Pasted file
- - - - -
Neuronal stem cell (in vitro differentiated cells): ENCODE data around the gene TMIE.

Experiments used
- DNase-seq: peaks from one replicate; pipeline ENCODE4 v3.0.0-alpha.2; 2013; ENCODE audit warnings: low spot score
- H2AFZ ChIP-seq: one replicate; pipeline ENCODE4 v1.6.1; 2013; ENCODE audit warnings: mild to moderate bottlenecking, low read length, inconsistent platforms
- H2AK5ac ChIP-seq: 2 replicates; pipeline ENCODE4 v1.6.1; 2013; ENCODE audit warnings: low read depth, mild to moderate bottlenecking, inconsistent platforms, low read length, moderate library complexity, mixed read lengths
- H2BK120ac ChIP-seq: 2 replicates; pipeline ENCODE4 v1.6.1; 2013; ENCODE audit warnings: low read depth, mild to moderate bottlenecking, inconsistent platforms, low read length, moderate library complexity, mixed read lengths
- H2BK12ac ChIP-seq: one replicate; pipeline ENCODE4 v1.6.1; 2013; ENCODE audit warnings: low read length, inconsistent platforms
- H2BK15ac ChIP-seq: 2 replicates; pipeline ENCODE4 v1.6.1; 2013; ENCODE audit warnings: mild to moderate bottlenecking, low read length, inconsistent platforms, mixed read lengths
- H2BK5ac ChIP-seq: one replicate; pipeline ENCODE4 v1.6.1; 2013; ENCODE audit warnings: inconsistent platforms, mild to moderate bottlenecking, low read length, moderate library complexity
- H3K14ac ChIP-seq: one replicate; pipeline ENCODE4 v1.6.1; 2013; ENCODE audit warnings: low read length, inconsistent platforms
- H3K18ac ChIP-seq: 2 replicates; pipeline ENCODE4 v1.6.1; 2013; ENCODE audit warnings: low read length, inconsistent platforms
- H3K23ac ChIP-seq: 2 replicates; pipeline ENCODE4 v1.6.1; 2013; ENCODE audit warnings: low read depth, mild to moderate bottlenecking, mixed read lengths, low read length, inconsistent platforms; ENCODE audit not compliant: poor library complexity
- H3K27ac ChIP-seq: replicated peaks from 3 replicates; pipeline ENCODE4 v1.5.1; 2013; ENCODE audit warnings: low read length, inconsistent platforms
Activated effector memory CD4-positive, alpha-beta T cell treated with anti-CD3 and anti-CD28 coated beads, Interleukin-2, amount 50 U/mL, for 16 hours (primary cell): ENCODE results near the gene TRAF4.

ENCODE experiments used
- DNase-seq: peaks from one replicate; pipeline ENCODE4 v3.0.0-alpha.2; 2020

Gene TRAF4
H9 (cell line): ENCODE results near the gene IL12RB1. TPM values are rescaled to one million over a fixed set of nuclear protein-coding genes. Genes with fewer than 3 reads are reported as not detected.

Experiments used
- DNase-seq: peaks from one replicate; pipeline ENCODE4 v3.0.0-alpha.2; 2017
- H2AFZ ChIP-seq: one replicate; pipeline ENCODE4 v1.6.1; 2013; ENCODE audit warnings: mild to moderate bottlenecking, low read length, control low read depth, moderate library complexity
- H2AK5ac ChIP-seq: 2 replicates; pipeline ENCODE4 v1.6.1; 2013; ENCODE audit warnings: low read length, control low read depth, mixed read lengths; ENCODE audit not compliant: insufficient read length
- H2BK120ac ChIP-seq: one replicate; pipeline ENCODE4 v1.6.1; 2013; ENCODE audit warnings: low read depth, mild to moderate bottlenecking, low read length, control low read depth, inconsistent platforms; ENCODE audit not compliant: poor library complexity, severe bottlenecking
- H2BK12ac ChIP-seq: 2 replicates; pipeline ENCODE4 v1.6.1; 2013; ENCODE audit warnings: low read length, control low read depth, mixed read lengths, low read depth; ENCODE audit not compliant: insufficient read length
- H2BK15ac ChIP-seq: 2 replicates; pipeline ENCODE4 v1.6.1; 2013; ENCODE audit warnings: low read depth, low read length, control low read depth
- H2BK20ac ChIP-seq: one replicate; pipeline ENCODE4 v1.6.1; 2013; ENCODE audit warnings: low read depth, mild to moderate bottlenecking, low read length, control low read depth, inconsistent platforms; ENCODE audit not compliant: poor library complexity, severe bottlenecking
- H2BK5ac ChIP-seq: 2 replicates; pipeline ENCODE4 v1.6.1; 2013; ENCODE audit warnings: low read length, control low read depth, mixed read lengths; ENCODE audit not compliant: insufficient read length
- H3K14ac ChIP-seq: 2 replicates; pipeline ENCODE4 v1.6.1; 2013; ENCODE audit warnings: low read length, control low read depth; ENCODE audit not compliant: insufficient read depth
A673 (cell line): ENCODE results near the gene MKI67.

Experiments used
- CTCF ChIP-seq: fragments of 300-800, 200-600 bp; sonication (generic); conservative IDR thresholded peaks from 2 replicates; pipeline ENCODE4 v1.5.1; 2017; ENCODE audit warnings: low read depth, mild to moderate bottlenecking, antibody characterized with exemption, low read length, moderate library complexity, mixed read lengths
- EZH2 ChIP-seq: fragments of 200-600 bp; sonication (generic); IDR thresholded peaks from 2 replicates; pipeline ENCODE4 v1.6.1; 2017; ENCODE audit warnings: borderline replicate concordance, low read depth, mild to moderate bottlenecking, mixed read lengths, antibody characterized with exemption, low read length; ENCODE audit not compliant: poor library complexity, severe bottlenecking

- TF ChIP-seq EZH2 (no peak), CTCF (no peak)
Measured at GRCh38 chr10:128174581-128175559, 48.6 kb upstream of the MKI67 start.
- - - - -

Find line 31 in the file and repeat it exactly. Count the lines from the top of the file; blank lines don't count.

- CTCF ChIP-seq: fragments of 300-800, 200-600 bp; sonication (generic); conservative IDR thresholded peaks from 2 replicates; pipeline ENCODE4 v1.5.1; 2017; ENCODE audit warnings: low read depth, mild to moderate bottlenecking, antibody characterized with exemption, low read length, moderate library complexity, mixed read lengths